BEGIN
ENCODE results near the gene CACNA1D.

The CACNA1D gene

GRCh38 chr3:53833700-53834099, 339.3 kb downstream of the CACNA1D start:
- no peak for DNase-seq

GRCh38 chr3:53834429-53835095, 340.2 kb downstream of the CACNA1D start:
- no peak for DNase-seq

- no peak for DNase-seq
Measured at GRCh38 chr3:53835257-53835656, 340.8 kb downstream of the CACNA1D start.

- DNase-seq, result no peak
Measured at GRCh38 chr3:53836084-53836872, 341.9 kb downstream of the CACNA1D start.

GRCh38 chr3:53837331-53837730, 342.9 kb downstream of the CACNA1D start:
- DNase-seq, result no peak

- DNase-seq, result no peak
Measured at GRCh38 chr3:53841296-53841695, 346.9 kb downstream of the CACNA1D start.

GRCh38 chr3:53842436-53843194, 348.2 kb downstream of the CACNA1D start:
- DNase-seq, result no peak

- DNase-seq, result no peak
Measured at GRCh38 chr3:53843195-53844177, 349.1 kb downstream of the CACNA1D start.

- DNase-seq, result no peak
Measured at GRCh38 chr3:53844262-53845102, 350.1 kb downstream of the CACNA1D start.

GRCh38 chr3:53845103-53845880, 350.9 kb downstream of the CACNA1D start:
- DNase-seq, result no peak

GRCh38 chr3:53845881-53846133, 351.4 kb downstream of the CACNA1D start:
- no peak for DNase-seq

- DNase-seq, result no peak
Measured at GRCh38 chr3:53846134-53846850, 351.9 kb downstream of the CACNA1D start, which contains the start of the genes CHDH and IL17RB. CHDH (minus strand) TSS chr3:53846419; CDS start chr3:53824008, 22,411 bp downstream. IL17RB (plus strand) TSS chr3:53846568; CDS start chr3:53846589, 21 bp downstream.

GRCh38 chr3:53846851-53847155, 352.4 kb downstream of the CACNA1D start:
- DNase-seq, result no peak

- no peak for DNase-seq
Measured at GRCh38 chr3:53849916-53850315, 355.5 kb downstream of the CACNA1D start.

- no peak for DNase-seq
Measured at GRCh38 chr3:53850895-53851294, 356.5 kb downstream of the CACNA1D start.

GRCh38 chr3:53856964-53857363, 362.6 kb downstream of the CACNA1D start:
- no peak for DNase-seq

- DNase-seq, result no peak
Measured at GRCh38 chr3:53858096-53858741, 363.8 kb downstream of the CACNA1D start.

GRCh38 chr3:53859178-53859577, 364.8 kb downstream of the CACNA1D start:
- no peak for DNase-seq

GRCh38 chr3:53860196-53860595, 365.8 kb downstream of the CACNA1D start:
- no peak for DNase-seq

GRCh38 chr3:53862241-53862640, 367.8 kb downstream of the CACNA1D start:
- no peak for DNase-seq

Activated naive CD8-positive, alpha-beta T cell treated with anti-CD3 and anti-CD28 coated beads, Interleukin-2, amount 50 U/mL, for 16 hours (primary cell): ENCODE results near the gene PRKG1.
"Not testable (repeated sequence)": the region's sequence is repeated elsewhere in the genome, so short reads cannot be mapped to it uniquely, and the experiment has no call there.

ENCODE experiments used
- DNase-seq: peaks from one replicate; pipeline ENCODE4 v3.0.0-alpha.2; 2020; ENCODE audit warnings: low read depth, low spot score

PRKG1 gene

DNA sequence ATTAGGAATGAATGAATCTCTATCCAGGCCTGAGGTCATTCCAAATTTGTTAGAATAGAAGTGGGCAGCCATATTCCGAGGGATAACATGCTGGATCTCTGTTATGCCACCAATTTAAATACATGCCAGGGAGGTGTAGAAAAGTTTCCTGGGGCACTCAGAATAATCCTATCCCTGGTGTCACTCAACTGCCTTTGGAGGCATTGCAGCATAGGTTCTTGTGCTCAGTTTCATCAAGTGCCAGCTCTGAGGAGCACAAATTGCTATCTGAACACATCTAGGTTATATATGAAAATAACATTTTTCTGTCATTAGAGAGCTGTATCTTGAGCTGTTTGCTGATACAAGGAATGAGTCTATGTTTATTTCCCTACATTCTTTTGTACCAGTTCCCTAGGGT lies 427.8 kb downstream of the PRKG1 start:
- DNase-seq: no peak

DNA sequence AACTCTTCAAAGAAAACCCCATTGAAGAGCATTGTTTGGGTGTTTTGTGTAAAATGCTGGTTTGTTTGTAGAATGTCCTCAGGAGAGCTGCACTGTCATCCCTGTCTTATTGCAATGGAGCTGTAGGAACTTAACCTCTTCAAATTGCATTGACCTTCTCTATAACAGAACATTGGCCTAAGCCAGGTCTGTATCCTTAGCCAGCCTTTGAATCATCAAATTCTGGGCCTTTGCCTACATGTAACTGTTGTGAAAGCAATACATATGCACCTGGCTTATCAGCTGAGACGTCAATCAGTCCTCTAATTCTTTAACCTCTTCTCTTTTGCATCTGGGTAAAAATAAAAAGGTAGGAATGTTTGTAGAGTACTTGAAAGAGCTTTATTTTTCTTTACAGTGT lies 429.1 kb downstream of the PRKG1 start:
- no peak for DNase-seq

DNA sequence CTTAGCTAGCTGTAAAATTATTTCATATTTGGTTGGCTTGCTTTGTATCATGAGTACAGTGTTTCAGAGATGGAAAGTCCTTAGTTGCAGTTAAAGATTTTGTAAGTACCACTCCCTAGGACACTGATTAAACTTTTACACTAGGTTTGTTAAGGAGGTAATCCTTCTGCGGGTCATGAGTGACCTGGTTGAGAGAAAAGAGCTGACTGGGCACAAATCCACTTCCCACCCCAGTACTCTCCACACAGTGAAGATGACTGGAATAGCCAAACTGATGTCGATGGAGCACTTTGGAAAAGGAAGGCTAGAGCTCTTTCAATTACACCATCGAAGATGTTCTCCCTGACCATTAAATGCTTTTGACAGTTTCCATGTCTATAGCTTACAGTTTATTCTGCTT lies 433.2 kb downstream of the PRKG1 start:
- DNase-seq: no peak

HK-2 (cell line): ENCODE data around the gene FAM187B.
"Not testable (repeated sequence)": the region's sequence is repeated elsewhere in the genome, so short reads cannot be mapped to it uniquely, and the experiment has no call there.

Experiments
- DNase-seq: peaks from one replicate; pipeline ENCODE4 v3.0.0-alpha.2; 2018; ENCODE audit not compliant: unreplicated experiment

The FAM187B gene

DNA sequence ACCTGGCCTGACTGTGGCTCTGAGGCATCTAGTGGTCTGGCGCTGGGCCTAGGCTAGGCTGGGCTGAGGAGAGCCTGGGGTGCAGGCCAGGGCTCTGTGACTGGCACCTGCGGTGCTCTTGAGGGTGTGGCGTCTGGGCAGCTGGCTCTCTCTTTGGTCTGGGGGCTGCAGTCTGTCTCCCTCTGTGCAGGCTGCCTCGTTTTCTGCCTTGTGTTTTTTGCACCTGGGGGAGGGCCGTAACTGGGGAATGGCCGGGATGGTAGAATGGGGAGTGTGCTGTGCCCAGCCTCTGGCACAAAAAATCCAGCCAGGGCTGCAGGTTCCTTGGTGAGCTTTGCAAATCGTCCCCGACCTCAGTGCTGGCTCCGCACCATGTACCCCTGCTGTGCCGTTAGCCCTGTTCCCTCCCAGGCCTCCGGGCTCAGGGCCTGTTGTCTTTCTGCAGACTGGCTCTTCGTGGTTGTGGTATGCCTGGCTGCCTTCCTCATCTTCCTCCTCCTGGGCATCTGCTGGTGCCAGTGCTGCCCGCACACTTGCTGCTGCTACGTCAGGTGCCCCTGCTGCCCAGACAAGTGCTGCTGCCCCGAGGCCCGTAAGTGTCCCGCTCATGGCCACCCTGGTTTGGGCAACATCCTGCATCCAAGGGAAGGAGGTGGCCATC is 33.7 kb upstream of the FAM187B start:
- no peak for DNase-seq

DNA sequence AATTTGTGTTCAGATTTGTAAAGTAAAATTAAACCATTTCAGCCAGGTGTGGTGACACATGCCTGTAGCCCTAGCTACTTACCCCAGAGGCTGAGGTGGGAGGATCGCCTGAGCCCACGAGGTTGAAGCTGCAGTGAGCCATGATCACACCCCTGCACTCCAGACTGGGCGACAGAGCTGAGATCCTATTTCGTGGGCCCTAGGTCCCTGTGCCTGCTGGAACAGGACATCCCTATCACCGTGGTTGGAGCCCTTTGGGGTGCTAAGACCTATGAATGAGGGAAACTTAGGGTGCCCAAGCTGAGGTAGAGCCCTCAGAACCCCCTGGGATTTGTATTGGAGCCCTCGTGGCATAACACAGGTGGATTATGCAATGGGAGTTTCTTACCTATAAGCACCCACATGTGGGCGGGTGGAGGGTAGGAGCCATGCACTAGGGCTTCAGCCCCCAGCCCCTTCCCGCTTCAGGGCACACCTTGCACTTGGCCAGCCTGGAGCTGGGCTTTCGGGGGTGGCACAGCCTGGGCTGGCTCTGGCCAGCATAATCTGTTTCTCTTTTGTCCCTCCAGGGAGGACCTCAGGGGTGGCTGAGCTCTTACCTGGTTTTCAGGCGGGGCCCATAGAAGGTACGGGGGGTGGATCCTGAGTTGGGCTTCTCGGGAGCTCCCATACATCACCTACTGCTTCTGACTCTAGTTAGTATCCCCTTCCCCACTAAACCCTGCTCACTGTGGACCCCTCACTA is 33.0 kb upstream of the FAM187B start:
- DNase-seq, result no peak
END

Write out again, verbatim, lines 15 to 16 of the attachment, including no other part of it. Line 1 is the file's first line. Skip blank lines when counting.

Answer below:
GRCh38 chr3:53842436-53843194, 348.2 kb downstream of the CACNA1D start:
- DNase-seq, result no peak